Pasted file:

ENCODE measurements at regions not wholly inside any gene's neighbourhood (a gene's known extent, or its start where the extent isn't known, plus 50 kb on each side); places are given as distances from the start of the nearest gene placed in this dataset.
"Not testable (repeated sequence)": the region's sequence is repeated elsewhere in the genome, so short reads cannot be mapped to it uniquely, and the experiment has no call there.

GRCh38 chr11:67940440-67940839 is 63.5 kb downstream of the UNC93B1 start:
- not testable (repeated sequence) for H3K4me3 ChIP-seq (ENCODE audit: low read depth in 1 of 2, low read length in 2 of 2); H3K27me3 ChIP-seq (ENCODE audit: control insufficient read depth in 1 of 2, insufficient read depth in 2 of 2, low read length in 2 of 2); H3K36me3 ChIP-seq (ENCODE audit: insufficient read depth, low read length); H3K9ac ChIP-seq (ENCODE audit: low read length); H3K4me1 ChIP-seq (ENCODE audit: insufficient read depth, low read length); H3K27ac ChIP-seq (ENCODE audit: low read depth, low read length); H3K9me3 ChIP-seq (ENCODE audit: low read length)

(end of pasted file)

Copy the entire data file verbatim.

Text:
ENCODE measurements at regions not wholly inside any gene's neighbourhood (a gene's known extent, or its start where the extent isn't known, plus 50 kb on each side); places are given as distances from the start of the nearest gene placed in this dataset.
"Not testable (repeated sequence)": the region's sequence is repeated elsewhere in the genome, so short reads cannot be mapped to it uniquely, and the experiment has no call there.

GRCh38 chr11:67940440-67940839 is 63.5 kb downstream of the UNC93B1 start:
- not testable (repeated sequence) for H3K4me3 ChIP-seq (ENCODE audit: low read depth in 1 of 2, low read length in 2 of 2); H3K27me3 ChIP-seq (ENCODE audit: control insufficient read depth in 1 of 2, insufficient read depth in 2 of 2, low read length in 2 of 2); H3K36me3 ChIP-seq (ENCODE audit: insufficient read depth, low read length); H3K9ac ChIP-seq (ENCODE audit: low read length); H3K4me1 ChIP-seq (ENCODE audit: insufficient read depth, low read length); H3K27ac ChIP-seq (ENCODE audit: low read depth, low read length); H3K9me3 ChIP-seq (ENCODE audit: low read length)